The Politics

Winners Left, Right and Center:  Freedom, No New Taxes, Economic Growth, Jobs and Increased Tax Revenue, Deficit Drops

When it comes to infrastructure spending, politics often plays unproductive roles.  First, the difficulty in achieving consensus to fund infrastructure means that spending often is behind the curve, paying for emergency maintenance instead of anticipating the next generation’s needs.  Second, notwithstanding reform efforts, politicians direct spending to their priorities, but not necessarily to the overall priorities for the country.  Shovel-ready projects trump a considered, longer-term plan and a bridge to nowhere can be the result.

Similarly, when the federal government undertakes to dispense loan guarantees and other technology investment funds, it is often constrained by time pressures to dispense monies within the time frame of the legislation.  And they must choose between competing projects either without full knowledge of the investment landscape or under political pressure to make specific decisions.  Redoubled investments in a Solyndra can be the result.

Better would be separating these decisions from the political sphere somewhat by placing them within an InfraBank staffed for the purpose of choosing investments for the future over an open-ended timeframe.  Politicians could still spend money on favored InfraBank investments, if the politics pointed that way, but overall the program would move forward, regardless of short-term political concerns.  That would be a net win for American infrastructure and technology.

Secondly, economic growth comes from the increasing productivity.  But not all productivity improvements can be measured in the short term or financed by the private sector.  A corporation can measure the productivity of a new robot, but the investment in a community college, which trains workers on computers to manage that equipment, is a different matter.  As Anatole Kaletsky wrote recently, fiscal stimulus in the US since 2008 — in contrast to fiscal contraction in the UK — resulted in 2.7% GDP growth in the US compared to .8% GDP decline in the UK.  Another economist, Robert H. Frank, suggests that road repair alone could restore the economy.  Steady spending on infrastructure and technology undergirds GDP growth and means more jobs and more tax revenue, two more wins.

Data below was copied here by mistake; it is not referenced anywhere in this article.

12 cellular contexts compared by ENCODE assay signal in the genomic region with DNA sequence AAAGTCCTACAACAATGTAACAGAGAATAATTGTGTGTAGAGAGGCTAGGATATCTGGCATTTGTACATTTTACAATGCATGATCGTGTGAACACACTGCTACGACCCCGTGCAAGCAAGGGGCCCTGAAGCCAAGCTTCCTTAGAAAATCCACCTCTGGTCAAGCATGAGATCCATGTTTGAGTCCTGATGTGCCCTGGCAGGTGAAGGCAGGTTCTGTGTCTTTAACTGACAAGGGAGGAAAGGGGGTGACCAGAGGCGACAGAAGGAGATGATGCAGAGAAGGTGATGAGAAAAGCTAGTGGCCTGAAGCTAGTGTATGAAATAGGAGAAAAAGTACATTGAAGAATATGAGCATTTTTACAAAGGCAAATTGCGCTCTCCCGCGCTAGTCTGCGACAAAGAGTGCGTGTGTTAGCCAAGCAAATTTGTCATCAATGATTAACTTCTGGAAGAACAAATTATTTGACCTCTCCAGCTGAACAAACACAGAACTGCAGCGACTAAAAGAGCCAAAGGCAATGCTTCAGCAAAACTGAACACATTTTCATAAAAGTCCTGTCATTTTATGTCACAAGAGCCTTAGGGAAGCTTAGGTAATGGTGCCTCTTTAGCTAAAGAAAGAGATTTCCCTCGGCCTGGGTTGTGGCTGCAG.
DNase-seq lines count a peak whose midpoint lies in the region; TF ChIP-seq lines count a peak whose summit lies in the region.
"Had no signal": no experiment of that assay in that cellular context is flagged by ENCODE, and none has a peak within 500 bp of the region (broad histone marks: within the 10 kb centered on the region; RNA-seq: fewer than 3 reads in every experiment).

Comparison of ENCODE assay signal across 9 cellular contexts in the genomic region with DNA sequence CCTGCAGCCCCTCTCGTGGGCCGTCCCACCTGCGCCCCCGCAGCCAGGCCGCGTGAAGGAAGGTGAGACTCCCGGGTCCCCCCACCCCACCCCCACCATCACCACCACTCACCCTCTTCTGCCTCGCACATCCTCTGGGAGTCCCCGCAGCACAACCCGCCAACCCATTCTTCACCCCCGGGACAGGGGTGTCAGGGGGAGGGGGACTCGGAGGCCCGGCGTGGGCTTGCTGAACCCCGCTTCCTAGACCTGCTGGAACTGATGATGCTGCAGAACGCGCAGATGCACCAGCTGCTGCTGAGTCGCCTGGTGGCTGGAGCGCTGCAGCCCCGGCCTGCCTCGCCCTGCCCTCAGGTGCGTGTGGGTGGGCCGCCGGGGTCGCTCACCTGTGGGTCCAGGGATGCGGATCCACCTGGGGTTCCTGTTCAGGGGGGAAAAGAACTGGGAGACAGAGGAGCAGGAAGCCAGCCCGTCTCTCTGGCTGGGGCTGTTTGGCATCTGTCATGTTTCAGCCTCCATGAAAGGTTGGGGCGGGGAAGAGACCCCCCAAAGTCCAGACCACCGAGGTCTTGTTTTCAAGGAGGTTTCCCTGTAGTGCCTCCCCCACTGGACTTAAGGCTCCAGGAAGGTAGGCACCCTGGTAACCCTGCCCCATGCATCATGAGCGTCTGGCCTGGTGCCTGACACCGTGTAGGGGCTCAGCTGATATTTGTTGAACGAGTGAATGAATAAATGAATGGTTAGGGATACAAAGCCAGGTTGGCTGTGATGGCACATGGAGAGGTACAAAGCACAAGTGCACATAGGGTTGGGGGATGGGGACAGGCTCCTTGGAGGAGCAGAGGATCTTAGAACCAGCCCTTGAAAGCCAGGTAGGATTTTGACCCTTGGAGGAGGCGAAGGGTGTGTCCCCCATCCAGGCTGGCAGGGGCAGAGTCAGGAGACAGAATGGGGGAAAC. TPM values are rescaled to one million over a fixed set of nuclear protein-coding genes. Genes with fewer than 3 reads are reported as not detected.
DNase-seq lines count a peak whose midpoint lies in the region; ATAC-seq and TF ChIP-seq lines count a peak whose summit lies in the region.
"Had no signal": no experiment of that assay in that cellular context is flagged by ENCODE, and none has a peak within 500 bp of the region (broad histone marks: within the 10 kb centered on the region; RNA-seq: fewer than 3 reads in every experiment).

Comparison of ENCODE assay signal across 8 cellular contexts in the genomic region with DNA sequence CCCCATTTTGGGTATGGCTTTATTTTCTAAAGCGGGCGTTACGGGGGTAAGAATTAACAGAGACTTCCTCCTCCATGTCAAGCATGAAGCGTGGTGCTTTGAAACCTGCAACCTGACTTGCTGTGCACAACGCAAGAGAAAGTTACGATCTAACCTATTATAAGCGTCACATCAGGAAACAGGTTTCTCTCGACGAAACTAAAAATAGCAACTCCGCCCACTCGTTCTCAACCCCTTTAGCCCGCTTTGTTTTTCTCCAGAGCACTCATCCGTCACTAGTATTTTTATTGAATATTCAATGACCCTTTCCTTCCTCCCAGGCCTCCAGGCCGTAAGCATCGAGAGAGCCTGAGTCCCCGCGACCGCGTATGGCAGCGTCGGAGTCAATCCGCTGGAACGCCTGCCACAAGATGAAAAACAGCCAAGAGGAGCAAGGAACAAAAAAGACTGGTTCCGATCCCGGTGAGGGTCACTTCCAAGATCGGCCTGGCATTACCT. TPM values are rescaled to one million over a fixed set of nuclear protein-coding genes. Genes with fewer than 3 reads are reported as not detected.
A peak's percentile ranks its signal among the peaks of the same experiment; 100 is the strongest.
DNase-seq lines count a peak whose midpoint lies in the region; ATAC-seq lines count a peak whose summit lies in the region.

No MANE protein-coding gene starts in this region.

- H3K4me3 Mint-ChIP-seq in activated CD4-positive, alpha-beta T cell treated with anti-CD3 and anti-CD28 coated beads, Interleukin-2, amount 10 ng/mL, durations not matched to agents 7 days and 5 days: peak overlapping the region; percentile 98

Thirdly, the most polarized and gridlocked Congress in recent memory will continue to argue for months over whether and how to cut spending, raise taxes or both.  Conservatives are focused on the national debt; Liberals are focused on unemployment.  Economic growth is an answer to both, especially if it results from investments in the future that do not depend upon increasing the national debt.  An investment vehicle accessible to both the 99% and the 1%, which offers no taxes after five years on principal or interest and grows the economy but puts private sector money — both personal and corporate — to work in productive ways would be a win for politicians, left right and center.